It was among his preseason goals, admits Champlin Park High School senior JT Gibson during his brief remarks as he accepted the 2015 Minnesota Mr. Basketball award Tuesday, April 7.
“Before the season started, I wrote down a list of goals — I wanted to win Metro Player of the Year, to go undefeated to state — I also wrote [winning] Mr. Basketball down,” said Gibson at a short after-school reception at the school’s media center. Those present included his parents, coaches, teachers, family members, friends, teammates and others, and his Wayman AME Church family.
“This was the best season I ever had,” said Gibson of the team’s 31-1 season, losing its only game by three points in the state Class 4A finals in March. He also was named Metro Player of the Year and the state’s Gatorade Player of the Year last month, as well. Before the season he signed to play next season at the University of Nebraska-Omaha.
Gibson is the fifth consecutive Black Mr. Basketball and 16th player of color, which includes Greg Downing, who was the first Black to win the award in 1979. DeLaSalle teammates Sacar Anim and Jarvis Johnson, and Marshawn Wilson of Hill-Murray, were also finalists. Tyus Jones, now a Duke freshman who won the Most Outstanding Player award after the Blue Devils, won the national championship Monday, and was named Mr. Basketball in 2014.
Only eight Black females, however, have been named Ms. Basketball during the same time period. Some community folk have soured on such awards after Minneapolis Henry’s Tracy Henderson, considered the state’s best girls high school basketball player in 1994, was bypassed by the Ms. Basketball committee for an outstate player supposedly because they didn’t like her on-court attitude.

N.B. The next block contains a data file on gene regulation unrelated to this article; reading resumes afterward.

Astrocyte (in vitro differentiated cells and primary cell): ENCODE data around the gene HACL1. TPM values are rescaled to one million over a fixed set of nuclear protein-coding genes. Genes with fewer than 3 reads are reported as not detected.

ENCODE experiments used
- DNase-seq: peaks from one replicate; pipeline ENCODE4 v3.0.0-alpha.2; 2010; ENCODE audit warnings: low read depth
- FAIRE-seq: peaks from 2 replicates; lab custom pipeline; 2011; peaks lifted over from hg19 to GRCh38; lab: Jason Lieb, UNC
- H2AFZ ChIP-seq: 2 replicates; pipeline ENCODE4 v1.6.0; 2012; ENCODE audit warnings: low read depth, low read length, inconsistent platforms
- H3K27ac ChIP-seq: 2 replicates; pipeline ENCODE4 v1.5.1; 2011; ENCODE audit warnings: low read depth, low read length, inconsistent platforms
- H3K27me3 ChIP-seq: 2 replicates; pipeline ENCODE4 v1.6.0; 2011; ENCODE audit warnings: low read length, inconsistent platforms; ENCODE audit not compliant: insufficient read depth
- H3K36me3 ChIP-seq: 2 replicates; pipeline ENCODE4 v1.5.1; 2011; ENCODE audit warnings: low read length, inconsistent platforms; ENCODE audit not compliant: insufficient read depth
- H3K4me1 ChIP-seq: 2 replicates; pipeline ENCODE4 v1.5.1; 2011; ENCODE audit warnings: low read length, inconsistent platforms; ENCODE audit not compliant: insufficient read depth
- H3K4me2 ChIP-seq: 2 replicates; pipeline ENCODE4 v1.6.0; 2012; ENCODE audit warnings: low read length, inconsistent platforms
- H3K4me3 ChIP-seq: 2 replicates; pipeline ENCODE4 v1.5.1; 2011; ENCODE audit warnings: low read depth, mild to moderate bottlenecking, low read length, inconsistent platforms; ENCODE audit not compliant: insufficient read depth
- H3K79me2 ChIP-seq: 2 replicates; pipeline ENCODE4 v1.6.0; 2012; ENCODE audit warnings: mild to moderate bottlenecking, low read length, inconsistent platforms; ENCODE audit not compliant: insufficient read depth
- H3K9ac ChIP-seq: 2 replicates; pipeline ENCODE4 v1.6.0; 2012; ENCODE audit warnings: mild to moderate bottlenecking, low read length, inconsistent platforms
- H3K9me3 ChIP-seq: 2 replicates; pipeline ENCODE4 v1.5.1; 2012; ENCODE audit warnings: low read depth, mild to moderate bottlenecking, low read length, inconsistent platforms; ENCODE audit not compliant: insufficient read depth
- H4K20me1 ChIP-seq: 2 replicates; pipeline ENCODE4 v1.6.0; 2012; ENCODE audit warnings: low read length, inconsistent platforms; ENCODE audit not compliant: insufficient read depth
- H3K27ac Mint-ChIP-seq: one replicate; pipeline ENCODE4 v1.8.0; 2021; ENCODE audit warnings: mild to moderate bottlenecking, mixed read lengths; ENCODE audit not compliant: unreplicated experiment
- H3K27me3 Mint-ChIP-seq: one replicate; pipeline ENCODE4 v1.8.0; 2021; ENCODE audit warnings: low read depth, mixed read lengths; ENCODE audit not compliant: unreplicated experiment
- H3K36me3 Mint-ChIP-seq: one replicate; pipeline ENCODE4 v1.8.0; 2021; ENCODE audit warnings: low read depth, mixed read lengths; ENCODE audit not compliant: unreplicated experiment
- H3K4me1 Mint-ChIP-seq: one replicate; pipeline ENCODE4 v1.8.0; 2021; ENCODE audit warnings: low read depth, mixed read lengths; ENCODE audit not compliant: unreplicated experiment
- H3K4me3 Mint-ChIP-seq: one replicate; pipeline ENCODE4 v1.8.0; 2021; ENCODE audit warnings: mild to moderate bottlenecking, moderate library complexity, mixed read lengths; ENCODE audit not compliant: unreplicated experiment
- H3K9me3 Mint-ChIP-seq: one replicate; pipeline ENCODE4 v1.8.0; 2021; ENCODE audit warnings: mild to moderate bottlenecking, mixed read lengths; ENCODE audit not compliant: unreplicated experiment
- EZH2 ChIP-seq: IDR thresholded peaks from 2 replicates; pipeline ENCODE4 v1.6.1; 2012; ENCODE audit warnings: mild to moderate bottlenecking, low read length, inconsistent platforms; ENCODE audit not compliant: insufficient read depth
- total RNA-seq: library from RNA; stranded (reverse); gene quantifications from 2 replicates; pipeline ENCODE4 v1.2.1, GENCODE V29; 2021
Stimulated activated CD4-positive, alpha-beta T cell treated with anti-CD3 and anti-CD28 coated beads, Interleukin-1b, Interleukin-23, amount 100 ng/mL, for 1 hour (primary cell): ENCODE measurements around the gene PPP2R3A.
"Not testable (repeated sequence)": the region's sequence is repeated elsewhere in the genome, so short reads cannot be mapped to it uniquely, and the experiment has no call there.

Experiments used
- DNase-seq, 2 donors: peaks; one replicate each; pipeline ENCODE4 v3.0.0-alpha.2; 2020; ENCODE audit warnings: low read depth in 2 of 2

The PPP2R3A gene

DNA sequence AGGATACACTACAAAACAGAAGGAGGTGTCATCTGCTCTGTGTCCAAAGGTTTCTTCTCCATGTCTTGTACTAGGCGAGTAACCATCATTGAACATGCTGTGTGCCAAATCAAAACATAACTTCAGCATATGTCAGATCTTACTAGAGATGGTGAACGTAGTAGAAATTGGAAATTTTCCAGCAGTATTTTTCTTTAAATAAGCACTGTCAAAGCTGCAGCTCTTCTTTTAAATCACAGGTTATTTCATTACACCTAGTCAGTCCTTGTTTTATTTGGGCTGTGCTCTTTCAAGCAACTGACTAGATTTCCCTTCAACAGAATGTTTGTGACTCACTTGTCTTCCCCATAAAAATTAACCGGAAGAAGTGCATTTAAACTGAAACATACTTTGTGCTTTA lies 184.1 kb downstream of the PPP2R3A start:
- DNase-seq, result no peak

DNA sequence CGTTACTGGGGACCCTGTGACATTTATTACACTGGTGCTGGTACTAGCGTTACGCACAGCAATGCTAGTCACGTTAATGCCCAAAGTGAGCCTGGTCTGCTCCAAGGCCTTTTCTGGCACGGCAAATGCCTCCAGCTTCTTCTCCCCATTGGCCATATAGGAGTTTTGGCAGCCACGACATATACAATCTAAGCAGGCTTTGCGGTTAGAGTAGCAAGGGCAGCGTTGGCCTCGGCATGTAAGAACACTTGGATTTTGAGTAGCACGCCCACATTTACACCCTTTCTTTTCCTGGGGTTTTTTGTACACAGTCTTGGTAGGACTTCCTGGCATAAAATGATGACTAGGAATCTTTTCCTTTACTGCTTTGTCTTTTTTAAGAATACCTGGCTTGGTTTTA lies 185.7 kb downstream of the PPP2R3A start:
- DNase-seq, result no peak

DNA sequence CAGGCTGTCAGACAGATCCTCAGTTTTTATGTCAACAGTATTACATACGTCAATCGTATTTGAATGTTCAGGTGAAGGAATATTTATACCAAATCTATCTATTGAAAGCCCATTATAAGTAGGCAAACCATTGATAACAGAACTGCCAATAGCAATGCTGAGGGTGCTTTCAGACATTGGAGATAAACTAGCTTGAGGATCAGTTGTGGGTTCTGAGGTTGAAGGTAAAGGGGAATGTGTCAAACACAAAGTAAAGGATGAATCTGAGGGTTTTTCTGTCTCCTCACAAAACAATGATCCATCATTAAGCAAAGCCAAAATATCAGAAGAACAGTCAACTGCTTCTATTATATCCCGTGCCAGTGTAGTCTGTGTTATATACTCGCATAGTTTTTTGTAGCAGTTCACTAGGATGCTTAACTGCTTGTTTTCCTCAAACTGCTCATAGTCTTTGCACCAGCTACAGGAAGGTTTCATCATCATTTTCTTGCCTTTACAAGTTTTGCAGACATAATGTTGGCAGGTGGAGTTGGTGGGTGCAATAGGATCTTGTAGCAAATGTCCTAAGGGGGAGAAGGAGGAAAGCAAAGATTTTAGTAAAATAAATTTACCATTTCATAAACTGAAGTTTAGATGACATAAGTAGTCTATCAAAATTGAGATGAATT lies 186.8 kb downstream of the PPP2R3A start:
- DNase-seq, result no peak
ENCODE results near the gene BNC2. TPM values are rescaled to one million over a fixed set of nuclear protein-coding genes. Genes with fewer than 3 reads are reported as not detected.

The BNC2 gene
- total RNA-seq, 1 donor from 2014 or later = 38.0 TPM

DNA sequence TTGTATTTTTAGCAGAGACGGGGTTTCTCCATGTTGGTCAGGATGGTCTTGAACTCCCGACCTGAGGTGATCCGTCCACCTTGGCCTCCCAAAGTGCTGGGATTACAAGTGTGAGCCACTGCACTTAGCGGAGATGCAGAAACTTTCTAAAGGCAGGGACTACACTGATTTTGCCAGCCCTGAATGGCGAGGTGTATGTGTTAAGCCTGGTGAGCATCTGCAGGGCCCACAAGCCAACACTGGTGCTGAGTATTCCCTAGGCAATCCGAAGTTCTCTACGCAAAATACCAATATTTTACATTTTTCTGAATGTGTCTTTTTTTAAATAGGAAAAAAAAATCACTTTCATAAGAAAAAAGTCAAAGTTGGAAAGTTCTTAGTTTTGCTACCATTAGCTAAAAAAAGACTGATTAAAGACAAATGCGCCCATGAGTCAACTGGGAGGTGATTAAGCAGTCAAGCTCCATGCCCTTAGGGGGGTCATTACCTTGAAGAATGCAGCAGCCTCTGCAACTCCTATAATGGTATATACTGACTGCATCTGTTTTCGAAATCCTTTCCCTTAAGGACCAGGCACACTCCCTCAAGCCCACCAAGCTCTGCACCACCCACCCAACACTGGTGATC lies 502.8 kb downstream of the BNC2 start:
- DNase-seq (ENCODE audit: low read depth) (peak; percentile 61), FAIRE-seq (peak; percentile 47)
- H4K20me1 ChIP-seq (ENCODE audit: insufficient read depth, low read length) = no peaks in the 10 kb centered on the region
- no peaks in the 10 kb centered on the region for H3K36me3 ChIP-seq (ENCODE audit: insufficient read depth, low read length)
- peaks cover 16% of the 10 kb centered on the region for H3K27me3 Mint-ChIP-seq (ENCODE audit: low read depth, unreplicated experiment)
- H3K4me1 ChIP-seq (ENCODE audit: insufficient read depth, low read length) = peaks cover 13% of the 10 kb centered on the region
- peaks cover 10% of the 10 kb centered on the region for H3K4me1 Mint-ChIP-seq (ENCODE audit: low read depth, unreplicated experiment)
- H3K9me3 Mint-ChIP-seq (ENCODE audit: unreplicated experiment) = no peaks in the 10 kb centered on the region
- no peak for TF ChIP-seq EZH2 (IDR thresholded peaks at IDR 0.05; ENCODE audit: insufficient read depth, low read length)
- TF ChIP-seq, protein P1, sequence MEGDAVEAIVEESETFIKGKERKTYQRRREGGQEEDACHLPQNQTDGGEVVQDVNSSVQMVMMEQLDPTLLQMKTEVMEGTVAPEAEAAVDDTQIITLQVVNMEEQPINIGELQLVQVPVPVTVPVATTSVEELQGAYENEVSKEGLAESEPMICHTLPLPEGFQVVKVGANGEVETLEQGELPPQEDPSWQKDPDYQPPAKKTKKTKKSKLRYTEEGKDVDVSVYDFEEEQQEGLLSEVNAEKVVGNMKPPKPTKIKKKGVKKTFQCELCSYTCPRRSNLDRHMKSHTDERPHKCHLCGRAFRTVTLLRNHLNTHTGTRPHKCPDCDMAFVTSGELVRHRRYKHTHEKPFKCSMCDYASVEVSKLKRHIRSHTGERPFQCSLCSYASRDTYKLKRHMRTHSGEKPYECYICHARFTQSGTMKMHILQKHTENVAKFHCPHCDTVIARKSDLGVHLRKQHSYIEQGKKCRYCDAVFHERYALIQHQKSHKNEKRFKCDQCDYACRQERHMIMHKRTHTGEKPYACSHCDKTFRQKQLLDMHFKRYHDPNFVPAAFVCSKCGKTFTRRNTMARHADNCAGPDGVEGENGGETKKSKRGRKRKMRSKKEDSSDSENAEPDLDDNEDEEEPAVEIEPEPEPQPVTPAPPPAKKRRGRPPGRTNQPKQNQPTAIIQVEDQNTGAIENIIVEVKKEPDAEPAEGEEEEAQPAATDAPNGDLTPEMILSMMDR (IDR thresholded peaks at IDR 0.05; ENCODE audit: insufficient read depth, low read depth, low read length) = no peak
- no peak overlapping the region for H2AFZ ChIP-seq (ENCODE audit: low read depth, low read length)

Explained Robinson, “The people who serve on the Mr. Basketball committee either are ex-coaches or officials and have no ties with any of the schools whatsoever. I understand that’s not true when it comes to looking at Ms. Basketball. There are coaches who served on that committee who were coaching in the high schools and might have some biases that might have taken years ago when Tracy was [up for the award]. Unfortunately that happened, and fortunately it has raised awareness of people who served on that committee.”
Gibson is appreciative of his win this year. “I believe this award is a blessing from God,” he said. “He is very humble, hard-working, God-fearing son,” said JT’s father Daryl Gibson. “He’s a kid who doesn’t like the spotlight. All he likes to do is play basketball,” added his mother, Rev. Tracey Gibson. “He’s respectful and has a winning attitude.”
Their son told the MSR that he wrote his individual and team goals last September. “My main goal was to win the state championship. I was still hurt coming off that loss when my coach came to me” and told him that he won the award.
“I am the only person of color” on the nine-person Mr. Basketball committee, said James Robinson, who supervises state high school basketball officials. He told the MSR that Gibson has been on their watch list since his junior year. “We saw JT play in the sections final last year,” recalled Robinson. “We knew back then he would be one of our candidates along with Sacar and Jarvis.”
Winning Mr. Basketball isn’t about scoring, noted Robinson. “There are people who have scored more points than what he [Gibson] has. They are not Mr. Basketball.” Committee chairman Ken Lien listed character, making his teammates better, and academics as key qualifications in selecting the winner each year.
Gibson said being listed among the list of past winners — which includes Khalid El-Amin (1997), Jim Petersen (1980), Randy Breuer (1979) and Kevin McHale (1976) among others — “is a great feeling. I am blessed and honored to get this award,” he said. “It tells me that hard work really does work, and I worked very hard to be in this position as a player and an individual, and my hard work paid off.
“I thank God, my family and friends for supporting me,” he concluded.
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